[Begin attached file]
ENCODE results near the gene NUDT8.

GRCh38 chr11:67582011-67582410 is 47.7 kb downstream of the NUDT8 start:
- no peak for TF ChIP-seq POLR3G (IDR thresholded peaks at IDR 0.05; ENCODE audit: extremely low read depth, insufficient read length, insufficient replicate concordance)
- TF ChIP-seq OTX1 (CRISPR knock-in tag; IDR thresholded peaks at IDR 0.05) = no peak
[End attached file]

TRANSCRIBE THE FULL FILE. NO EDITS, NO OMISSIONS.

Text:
ENCODE results near the gene NUDT8.

GRCh38 chr11:67582011-67582410 is 47.7 kb downstream of the NUDT8 start:
- no peak for TF ChIP-seq POLR3G (IDR thresholded peaks at IDR 0.05; ENCODE audit: extremely low read depth, insufficient read length, insufficient replicate concordance)
- TF ChIP-seq OTX1 (CRISPR knock-in tag; IDR thresholded peaks at IDR 0.05) = no peak